Shuaicheng (Drake) Dong
IDA 2022 Emerging Product Designer of the Year
Tell us about your definition of design?
Design for me is a decision-making process. Every designer has their own ways and habits of making decisions. As a result, every designer’s original creation is a reflection of that decision-making process. Therefore, the definition of design for me is not a value statement, in fact, it’s far from a value statement. So design shall not be limited by a general value evaluation system, it’s a result of different choices from an individual’s free will.
What do you see are the strengths of your IDA winning project ATLAS, and what does winning this IDA award mean to you personally?
I see the biggest strength of my project is that it provides a complete system for solving a major social problem. Winning this major award means a lot to me. As a young designer, it is very encouraging and gives me an objective evaluation of my design skills.
What is your guiding design principle?
Most of my design concepts over the past five years, have been based on a representation of both the progression of society and the development of technology. This is because I believe both social and science are essential parts of the human experience.
Do you see design an expression of art?
I don’t see design as an expression of art. Instead, I see design as a derivative of art.
But when we talk about design, we have to include art. Art has existed since the dawn of human beings, and art has existed since humans began to think. In fact, I believe that art in general, is thinking itself. The thinking does not need an end or conclusion, the critical part is how it begins. Just like a decision is the result of thinking, design is a derivative of art. If art is thinking itself, then making a decision is design. A decision could be made in many ways – using either comparison, logic, passion or experience.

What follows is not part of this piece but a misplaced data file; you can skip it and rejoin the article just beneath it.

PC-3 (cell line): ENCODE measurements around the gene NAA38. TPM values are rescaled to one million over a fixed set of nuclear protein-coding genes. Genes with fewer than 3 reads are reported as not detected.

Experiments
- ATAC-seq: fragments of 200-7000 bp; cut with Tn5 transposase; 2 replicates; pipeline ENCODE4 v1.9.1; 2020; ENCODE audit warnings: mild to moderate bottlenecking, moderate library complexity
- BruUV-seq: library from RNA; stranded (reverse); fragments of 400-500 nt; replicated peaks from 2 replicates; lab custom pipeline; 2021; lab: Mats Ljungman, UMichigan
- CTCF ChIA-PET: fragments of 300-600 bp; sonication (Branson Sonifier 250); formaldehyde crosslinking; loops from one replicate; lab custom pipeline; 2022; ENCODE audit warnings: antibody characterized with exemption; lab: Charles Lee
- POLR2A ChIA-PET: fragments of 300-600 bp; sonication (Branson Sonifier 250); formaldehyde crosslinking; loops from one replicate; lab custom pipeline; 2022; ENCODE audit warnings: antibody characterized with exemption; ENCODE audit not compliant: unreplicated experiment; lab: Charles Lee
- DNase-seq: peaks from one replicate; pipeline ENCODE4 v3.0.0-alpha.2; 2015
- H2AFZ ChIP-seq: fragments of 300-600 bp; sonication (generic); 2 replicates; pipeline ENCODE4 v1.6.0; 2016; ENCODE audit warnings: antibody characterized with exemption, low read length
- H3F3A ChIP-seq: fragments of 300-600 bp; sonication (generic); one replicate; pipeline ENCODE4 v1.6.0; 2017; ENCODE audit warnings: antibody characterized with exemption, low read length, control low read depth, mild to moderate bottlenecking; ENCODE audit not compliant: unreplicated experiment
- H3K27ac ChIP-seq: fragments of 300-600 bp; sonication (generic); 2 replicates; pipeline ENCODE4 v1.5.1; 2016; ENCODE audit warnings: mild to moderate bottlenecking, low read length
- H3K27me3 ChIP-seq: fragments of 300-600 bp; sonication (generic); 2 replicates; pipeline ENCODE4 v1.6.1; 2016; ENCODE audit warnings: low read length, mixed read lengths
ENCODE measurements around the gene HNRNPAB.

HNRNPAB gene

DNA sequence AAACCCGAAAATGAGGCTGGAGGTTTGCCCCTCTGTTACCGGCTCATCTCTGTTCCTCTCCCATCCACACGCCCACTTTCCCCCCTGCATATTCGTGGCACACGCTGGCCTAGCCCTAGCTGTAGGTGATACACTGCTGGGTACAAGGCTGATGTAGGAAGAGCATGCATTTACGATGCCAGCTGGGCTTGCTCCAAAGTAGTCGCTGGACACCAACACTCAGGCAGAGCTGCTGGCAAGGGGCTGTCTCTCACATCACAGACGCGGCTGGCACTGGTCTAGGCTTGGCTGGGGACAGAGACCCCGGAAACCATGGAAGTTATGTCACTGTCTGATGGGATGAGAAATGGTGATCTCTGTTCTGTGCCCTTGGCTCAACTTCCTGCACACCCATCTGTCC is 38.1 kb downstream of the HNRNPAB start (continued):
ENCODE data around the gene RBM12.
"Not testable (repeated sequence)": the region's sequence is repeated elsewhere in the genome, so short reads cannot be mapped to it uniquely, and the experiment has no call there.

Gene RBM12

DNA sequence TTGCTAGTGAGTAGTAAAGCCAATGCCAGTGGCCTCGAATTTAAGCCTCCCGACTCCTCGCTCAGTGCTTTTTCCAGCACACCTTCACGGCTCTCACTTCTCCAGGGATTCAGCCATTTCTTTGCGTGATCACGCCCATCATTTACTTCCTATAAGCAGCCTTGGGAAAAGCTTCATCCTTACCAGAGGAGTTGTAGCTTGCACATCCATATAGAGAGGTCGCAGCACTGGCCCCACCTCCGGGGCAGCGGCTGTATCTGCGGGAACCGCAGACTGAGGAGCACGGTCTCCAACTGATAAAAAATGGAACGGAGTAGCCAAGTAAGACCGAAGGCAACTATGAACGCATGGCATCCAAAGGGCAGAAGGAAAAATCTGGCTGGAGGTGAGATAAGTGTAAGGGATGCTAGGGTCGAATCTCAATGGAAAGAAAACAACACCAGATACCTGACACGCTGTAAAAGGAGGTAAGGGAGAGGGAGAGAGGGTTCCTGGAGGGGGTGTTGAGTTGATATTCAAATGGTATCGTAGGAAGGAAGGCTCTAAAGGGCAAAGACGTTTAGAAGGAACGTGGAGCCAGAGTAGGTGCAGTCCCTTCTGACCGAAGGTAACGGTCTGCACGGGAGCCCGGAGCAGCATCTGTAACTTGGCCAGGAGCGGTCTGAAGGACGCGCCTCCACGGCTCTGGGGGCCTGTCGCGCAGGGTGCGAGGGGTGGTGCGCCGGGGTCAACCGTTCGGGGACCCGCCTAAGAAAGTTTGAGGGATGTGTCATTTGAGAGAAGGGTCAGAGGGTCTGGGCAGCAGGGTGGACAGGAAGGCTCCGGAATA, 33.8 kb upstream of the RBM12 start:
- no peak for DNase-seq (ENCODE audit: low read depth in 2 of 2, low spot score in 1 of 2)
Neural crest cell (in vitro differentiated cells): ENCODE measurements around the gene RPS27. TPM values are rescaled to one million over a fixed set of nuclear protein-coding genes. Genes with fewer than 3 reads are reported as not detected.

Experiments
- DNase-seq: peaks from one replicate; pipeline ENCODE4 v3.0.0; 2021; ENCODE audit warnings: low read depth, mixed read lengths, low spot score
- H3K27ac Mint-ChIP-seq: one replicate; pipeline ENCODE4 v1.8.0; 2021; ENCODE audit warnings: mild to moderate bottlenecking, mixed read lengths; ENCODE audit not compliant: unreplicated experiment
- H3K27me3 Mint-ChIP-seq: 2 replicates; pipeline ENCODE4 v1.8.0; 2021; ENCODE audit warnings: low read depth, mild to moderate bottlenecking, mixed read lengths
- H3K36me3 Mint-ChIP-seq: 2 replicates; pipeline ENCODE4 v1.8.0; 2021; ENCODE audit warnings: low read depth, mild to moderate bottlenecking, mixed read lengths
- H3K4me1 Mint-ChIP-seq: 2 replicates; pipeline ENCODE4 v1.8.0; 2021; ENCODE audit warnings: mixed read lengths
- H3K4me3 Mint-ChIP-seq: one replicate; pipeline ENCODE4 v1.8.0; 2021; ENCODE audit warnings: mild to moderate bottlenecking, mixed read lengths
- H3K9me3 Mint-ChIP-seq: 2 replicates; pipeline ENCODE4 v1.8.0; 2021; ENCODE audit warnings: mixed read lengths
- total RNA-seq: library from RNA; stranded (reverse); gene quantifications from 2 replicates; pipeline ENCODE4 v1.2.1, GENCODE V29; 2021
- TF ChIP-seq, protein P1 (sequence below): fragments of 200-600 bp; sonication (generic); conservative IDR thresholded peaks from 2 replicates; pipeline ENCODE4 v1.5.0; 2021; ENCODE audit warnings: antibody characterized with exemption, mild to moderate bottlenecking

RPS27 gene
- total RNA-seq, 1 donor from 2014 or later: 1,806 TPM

Is design for you a creation of an individual or a group?
Design can be created by both an individual or group as long as there is respect for the others during the design process. For me, design work is a very sacred thing. As a result, when I work with another individual or a group, I respect their contributions as an equal. Therefore, I am always willing to work with a larger team and share my expertise with other designers.
Tell us a little about your background. How did you develop a passion for design?
I didn’t choose to be a designer, rather design chose me. Since I was a child, I felt I was always a misfit to the majorities. I was always carving wooden desks to make patterns or drawing space battle scenes in a textbook. I didn’t intend to learn art or plan to be a designer, it just seemed like the only thing left for me to do. From drawing aliens on a desk to becoming a product designer, I think every person in this world has their own path to walk. I have learned to embrace being different and enjoy the power of expression and the freedom I find in creating objects.
Tell us about a project which has been your greatest achievement?
Until now, my greatest achievement has been creating the project “ATLAS” , for which I won multiple IDA awards and the project has been patented through the United States Patent and Trademark Office. I learnt a lot during the process. However, most importantly, this project challenged me to solve more significant problems.
How do you feel design has evolved over the past years and how do you see it evolving in the future?
I believe that design is a direct result of human activities. When there is a change in society, that change is eventually reflected in the design world. We are currently in a time of world social reform. And in this area, I hope that design can help guide humanity to move forward. Along the way, the designer is responsible for providing comfort and reasonable solutions to society rather than simply filling human desire.
What would be your dream design project?
Haha, maybe ‘Design for Jazz station FM88.1’. I love what they are doing.
What kind of questions do you ask before beginning a design project? What piece of information is of utmost value?
When it comes to my individual projects, I first ask myself where my interest is right now. I can only start a project with passion and a belief in it. The most valuable information is always how much time and resources do I have for this project.
How do you deal with feedback?
I value honest feedback with solid logic and personal opinion. But, on the other hand, I have to filter out some feedback where sometimes more information is required for genuine support.
What do you see as the future of design?
“Those who control the present, control the past and those who control the past control the future.”